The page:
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Tunne Kelam
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Tunne Kelam


Estonia Debate in the European Parliament
Speech by Tunne Kelam on behalf of the EPP-ED Group
Brussels. May 9, 2007

Dear Colleagues

I am moved and comforted by your extraordinary demonstration of support and solidarity.

What is happening between the EU member state Estonia and the Russian Federation is not a bilateral case. It is a case for the EU as a whole – a test case whether the EU is really a political union, which is rooted in solidarity and unity. Today, the clarity, timing and unity of the EU reaction is being tested. What we are entitled to expect is a strong EU commitment to unconditional solidarity.

First of all, we need to be free of wishful thinking. The way the Russian Federation is treating a EU member state is clearly not an aberration. President Putin has presented a programme of a new, much more assertive Russian foreign policy in his Munich speech. This approach can be termed neo-imperial or revanchist. The Kremlin point is to regain at least partially its influence over the former Baltic colonies and also over the former Warsaw Pact part of Europe, relying on the current energy boom which has boosted Russian influence and importance, and misusing Russians abroad as tools of its policy. Mr. Putin claims that Russians living in Estonia, Latvia or other countries are his compatriots. He is mistaken. I consider Russians living in Estonia as my compatriots. And I am proud of them. I am proud that 99% of them remained loyal to the Estonian state, not to Mr. Putin.

However, the question is not only about solidarity. The key word is sovereignty of the new members of the European family. We can succeed in keeping it intact only when we shall speak with one voice and then also shall demonstrate unity in action. When a member state that decides to be clear about its own past, and does it in an open and dignified way, suddenly becomes the object of concentrated pressure from its huge neighbour - when its Embassy in Moscow is taken hostage for 7 days, when riots to destabilize law and order are being organized with the clear inspiration and assistance of a foreign state, when Russian officials and Duma members call for a democratically elected Government to step down, when an economic blockade is being implemented, when the web sites of the Estonian state institutions are being blocked by cyber attacks - an innovative form of propaganda war - then one has to be worried about the sovereignty of the state in question.

Estonia is not the first case. Latvia, Lithuania, Georgia, Moldova, Ukraine have also been targeted one by one. This is related to the notorious Russian "Near Abroad" strategy. The Soviet Union's former dependencies are still seen by Moscow as a special zone of interest. If we today hesitate to react as a political union, tomorrow the Czech Republic, Poland or any other country could become a target of such attacks.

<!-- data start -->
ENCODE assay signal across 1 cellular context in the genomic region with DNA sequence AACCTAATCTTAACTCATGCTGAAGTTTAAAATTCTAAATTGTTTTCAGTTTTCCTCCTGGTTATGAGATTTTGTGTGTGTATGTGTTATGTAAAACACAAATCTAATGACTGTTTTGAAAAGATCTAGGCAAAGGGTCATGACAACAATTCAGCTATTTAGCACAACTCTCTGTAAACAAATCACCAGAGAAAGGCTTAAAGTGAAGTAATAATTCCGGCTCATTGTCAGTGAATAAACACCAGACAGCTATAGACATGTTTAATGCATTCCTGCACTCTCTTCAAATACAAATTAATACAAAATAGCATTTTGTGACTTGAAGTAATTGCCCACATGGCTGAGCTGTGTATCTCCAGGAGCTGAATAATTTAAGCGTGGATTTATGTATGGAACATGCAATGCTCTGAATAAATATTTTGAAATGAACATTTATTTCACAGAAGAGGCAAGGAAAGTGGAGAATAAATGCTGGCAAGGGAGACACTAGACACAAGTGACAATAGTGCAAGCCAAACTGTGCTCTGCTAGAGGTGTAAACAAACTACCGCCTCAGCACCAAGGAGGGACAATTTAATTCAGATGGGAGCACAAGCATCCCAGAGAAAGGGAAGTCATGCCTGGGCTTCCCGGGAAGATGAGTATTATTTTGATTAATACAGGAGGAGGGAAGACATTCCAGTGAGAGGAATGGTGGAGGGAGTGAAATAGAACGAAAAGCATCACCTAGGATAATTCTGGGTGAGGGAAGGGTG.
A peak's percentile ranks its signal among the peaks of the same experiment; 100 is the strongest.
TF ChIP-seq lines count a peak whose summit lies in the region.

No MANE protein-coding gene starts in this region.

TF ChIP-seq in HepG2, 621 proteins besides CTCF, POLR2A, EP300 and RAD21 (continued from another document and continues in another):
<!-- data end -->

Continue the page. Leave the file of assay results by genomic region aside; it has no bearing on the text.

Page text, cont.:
The sovereignty of a nation has yet another dimension - the sovereign right to decide on its own destiny and to assess its own history. Under the Helsinki agreements, no country has the right to decide on the destiny of another country. In 2005, the European Parliament concluded the debate on the consequences of the World War II by declaring that for several nations the end of the war meant renewed tyranny inflicted by the Stalinist Soviet Union.

Today, there is still a divide of values, running across Europe. Whereas all democratic states are clear that the three Baltic states were illegally occupied in 1940 by the Soviet Union as a direct consequence of the Hitler-Stalin Pact, the successor to the Soviet Union continues to deny the fact of annexation, presenting the latter as a legal and voluntary marriage. Even more, it vehemently denies the right of its former colonies to assess their own tragic past. Such an approach to enforcing its own concept of history on the neighbouring states means implementation of the doctrine of limited sovereignty.

This is a priority challenge we have to address, and address in a united way.

Finally, the lesson of brutal intervention into Estonian internal affairs signals us that the EU cannot any more afford to continue business as usual, limiting ourselves to routine protests and declarations. One can achieve changes in Moscow's approaches only by making further development of mutual relations conditional on Russia's return to civilized behaviour. Behaviour to which Russia committed itself 11 years ago, when it became a member of the Council of Europe.

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Karjalan ja Petsamon palautus -kirja on julkaistu 14.10.2010 Tarton rauhan 90-vuotispäivänä.

Kirja käsittelee Suomen, Venäjän ja EU:n välisten suhteiden kannalta keskeisiä, vielä avoimia kysymyksiä: sotaan syyllisyys, sotasyyllisyys, evakkojen omaisuuden restituutio ja pakkoluovutettujen alueitten palautus.

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